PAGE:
After more than four decades of humans sending robotic missions to the Red Planet, Mars science is entering a new phase, coinciding with the launch of NASA's Curiosity rover planned for this later this year, according to experts who spoke at a panel discussion last week.
"We are going to make this transition from following the water to seeking signs of life," Doug McCuistion, director of the Mars Exploration Program at NASA, told the audience at the National Air and Space Museum in Washington, D.C.
Mars has gone through various geologic stages. In its first billion years, it is believed to have been wetter and more Earth-like. Then it experienced a period of volcanism, and today it is cold and dry, said panelist John Mustard of Brown University. It's not clear what happened to cause these changes, he said.
"If it was Earth-like, did life ever get a chance to get going and is there life there today?" he said.
The upcoming Mars Science Laboratory mission is expected to deliver a new payload of scientific equipment to the surface of Mars in the form of the Curiosity rover. While NASA's two rovers currently on the surface, Spirit and Opportunity, each measure about five feet tall and six feet wide, Curiosity will be the size of a small car and carry more complex instrumentation, including an onboard chemistry lab, according to the panelists.
To determine if a particular area has samples worth collecting, Curiosity will have a "chemistry camera" which allows it to shoot a laser at a rock, creating plasma it can analyze before driving over, according to McCuistion.
"One of the key questions we are asking is, where are the organic molecules?" said Jennifer Eigenbrode, a scientist at NASA's Goddard Space Flight Center in Greenbelt, Md.
Just as larger organisms leave behind fossils, microorganisms can leave behind evidence of their existence. For instance, the lipids that make up membranes of a cell are complex molecules that contain carbon atoms bonded together, she said.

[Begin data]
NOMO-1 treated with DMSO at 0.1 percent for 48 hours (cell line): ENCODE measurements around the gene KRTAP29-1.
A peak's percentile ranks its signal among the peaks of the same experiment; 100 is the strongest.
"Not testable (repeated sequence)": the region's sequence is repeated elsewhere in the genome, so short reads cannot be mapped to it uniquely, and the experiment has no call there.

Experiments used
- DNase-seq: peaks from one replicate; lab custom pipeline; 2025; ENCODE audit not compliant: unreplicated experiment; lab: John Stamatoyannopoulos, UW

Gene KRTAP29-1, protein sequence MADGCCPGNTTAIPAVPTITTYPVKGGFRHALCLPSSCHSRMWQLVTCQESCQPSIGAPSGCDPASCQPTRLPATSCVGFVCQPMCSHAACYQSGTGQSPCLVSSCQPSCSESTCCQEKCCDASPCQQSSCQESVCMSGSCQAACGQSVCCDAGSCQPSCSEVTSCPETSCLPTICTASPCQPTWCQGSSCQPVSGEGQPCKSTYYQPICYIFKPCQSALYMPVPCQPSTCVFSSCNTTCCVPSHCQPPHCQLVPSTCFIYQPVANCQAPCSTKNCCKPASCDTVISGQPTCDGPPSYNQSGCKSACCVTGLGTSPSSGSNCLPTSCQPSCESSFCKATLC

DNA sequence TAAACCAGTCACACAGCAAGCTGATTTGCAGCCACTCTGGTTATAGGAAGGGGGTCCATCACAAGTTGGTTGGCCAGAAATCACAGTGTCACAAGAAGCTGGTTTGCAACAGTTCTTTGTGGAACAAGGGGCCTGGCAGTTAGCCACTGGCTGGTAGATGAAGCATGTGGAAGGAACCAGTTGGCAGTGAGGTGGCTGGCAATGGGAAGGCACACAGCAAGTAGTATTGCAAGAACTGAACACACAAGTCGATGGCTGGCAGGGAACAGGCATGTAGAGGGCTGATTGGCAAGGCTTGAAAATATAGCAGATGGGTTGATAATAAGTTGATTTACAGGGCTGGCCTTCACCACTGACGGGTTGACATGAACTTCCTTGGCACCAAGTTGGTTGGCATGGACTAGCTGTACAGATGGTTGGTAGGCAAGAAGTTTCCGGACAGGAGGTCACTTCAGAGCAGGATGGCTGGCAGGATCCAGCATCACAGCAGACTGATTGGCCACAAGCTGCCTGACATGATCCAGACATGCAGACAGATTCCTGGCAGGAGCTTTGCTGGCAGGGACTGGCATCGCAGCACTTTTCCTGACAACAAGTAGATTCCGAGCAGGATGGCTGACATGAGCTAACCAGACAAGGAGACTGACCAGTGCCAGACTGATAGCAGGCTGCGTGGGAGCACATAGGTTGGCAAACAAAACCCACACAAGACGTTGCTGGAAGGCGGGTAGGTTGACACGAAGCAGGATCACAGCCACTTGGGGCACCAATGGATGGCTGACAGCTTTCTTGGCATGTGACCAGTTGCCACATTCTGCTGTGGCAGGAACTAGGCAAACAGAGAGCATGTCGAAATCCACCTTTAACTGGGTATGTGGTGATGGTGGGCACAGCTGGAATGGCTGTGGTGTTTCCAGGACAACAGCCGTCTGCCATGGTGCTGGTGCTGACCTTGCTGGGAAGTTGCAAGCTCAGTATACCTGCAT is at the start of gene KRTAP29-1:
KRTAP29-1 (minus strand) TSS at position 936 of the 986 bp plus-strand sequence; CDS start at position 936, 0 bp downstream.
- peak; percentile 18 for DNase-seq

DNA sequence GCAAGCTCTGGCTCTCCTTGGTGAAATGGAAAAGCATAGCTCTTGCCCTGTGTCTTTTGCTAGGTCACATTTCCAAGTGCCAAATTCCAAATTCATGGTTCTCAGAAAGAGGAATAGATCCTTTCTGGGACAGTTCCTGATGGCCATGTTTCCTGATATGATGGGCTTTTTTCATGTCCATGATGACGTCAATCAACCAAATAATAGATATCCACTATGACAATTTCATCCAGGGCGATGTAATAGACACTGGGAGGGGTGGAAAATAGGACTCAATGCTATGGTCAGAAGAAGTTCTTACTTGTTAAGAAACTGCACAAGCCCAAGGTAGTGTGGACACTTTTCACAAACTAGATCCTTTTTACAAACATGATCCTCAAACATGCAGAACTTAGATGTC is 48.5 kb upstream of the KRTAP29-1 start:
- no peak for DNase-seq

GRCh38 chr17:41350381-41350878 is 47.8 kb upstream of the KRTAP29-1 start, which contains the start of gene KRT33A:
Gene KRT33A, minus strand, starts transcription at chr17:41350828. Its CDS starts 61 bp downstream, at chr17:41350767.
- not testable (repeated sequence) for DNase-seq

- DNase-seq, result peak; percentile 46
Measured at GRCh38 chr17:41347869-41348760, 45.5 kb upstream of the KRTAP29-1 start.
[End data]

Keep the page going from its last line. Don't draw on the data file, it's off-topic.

"Under certain conditions that carbon-carbon bond can be preserved," Eigenbrode said. "That's called a molecular fossil."
The instruments being taken to Mars include one tool that can detect molecular fossils from life as small as microorganisms, she said.
But finding organic molecules is not a sure sign of life. Organic molecules could have been deposited by meteorites, or created by geological processes. On top of that, the molecules may have been altered since being created, Eigenbrode said.
Curiosity will also study larger features in the rocks, including their appearance and structure, to create a complete package of information, she said.
What are we looking for?
Defining life is a tricky thing, and using a standard created to fit life on Earth has hazards, the scientists acknowledge. There are a common set of traits used to define life, according to Mary Voytek, who heads NASA's astrobiology program.
Life needs water, a particular set of elements, energy, a cell or structure to separate itself from its environment and a way to store and reproduce its blueprint and also convert those instructions into proteins. And the system as a whole must be able to respond to Darwinian evolution, she said.
Voytek said scientists have been thinking out of the box, asking, for instance, in what other solvents, besides water, could life grow?
The European Space Agency picked up evidence of one such potential solvent, methane, in 2003. Although it is produced by life on Earth, the gas can also be produced by geological processes.
In joint Mars missions beginning in 2016, the ESA and NASA plan to continue the search for methane, and to drill down a few meters into the Martian surface, looking for possible life forms, said Marcello Coradini, an ESA program coordinator.
Longer-term, the agencies hope to be able to bring rocks back from Mars for analysis on Earth, he said.
Beginning with NASA's Mariner 9 spacecraft in 1971, multiple orbiters have found evidence that liquid water once flowed on Mars.
"What we have been able to do is add layer upon layer of detail to our understanding of what the chemistry was like, what the environment was like," said Steven Squyres of Cornell University.
The four sites being considered as landing sites for Curiosity contain evidence that was water was present in them, including traces of ancient rivers.
Wynne Parry is a senior writer for LiveScience, a sister site to SPACE.com. Follow her on Twitter @Wynne_Parry.
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